Montreal alto saxophonist François Carrier continues to expose his universalist free jazz as widely as possible, recording the extended tracks on Elements at concerts in London and Krakow. While the sonic flow appears almost unstoppable in intensity and inspiration, Carrier is no musical cynosure: the inventive Quebec percussionist Michel Lambert (who has long played Robin to Carrier’s Batman) is on board, as is British bassist John Edwards, who adds his ambidextrous command of arco and pizzicato pulses to the mix.
The trio’s free-form music is anything but unbridled bombast. There is definitely the requisite amount of shrill irregular vibrations, tongue slaps, and altissimo squeals from the saxophonist; rubs, rumbles and pitter-patter from the drummer; and thumps and pulsations from the bassist, many of which evolve in parallel counterpoint to one another; but the narratives aren’t limited to abstractions. On the more-than-twenty-nine-minute concluding track, “Wilderness,” tranches of melody that have been barely audible in earlier improvisations are more discernible, as the interpretations stretch further and further outwards. Carrier’s soloing is more mellow and assured, Edwards’ string strokes are thicker and more responsive, and Lambert’s careful rhythms underscore the others’ designs. Sometimes the narrative is also subdivided into a duo of guitar-like plinks from the bassist and querulous vibrations from Carrier or into Lambert’s husky raps matched by reed stutters. Crucially, the climax is reached only after the last iota of emotional expression has been squeezed out of each instrument’s exposition.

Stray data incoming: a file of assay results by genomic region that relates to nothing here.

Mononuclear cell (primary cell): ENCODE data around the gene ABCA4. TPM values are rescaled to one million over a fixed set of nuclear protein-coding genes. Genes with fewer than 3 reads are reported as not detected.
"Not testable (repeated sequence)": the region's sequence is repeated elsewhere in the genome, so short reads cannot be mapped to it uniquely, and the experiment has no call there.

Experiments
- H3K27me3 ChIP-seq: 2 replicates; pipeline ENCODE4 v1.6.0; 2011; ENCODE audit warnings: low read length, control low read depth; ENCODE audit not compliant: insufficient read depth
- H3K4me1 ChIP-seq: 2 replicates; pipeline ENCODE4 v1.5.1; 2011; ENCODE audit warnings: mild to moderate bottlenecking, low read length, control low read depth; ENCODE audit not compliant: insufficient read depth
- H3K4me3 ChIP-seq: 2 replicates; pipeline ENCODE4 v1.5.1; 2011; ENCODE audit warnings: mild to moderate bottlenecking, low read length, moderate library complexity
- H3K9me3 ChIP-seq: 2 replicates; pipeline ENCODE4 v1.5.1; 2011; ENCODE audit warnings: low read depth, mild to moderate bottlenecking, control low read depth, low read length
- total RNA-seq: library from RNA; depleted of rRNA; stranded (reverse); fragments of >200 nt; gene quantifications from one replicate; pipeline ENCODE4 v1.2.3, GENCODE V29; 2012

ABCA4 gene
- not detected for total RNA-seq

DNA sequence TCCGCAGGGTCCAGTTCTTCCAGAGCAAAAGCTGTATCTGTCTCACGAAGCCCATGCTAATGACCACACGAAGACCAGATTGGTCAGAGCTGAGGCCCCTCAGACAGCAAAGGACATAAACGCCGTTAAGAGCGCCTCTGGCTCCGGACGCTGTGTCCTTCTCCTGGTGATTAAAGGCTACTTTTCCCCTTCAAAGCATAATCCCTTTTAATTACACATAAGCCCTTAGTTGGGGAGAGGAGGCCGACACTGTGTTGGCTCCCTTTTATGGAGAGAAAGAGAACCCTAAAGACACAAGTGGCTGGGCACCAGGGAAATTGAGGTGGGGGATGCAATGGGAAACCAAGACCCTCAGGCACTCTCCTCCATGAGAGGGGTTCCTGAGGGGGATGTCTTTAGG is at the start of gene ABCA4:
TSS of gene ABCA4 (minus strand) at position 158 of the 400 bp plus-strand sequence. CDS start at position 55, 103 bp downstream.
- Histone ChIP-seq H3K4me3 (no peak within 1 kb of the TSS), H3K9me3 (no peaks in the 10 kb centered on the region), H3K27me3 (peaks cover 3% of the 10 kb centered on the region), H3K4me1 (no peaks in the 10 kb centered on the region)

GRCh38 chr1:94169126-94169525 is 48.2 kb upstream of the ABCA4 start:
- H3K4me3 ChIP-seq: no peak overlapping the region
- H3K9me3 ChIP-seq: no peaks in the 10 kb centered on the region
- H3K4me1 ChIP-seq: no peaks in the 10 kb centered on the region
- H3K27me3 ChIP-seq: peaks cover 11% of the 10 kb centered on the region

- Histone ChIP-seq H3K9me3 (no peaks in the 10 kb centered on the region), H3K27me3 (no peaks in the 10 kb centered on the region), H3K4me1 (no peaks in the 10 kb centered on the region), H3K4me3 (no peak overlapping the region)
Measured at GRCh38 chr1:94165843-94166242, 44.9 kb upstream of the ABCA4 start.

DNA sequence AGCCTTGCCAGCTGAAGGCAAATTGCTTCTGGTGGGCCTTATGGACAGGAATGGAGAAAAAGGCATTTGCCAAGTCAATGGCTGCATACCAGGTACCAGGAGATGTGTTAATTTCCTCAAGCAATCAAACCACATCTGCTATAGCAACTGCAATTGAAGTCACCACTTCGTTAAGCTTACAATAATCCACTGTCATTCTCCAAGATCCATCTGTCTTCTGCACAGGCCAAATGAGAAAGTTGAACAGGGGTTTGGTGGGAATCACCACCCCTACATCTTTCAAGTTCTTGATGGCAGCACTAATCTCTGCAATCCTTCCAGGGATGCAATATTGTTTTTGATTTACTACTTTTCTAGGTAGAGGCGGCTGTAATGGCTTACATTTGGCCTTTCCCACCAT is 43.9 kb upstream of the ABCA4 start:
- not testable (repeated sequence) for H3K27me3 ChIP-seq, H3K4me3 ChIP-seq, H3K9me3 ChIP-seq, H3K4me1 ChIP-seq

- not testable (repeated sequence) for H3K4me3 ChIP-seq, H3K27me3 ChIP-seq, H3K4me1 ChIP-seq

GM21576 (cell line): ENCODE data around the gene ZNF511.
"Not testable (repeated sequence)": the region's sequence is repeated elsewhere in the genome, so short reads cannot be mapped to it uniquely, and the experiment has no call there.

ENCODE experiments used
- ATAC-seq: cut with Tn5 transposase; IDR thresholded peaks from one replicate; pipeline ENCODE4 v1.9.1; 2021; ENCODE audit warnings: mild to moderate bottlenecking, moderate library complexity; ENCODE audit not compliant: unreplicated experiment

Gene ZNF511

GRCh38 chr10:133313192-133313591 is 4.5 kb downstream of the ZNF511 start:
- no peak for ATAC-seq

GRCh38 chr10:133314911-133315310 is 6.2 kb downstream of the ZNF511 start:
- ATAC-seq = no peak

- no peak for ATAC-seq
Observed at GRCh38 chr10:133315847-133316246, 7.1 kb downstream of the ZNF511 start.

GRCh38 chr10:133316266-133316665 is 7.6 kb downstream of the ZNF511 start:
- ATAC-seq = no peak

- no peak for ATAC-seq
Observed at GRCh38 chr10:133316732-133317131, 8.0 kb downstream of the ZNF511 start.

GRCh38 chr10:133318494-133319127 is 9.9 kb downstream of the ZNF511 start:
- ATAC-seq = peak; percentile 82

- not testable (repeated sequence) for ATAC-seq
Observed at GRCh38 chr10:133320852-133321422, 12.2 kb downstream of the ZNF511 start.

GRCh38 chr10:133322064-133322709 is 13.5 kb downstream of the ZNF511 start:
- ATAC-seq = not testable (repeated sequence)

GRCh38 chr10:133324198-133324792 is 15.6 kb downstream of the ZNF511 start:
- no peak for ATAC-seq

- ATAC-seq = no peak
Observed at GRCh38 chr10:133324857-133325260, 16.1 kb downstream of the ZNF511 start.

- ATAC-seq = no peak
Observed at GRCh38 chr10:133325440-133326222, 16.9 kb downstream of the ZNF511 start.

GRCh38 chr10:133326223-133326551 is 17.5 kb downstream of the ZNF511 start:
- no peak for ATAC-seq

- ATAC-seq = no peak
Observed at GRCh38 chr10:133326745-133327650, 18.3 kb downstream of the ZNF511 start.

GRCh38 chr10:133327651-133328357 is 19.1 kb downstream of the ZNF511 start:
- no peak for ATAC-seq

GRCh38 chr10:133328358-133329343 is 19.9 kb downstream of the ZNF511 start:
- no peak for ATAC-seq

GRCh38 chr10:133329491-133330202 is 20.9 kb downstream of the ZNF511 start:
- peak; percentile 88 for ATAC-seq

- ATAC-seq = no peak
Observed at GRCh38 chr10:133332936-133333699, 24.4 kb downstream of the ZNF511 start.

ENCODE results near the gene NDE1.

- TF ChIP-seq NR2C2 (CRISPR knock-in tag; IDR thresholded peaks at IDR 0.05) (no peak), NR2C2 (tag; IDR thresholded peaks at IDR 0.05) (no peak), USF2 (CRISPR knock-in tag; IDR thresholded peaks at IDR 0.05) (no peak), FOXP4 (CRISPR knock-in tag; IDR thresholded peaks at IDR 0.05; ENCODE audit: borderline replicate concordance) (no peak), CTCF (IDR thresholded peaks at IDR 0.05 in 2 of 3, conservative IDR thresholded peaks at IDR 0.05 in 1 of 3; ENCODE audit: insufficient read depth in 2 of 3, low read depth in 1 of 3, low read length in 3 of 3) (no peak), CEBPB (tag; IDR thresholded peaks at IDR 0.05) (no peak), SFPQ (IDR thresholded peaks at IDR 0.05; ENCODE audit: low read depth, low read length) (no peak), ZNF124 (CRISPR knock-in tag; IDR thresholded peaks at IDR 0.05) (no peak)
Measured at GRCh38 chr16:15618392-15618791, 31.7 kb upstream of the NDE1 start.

The elements exposed throughout are high quality musicianship coupled with limitless inspiration.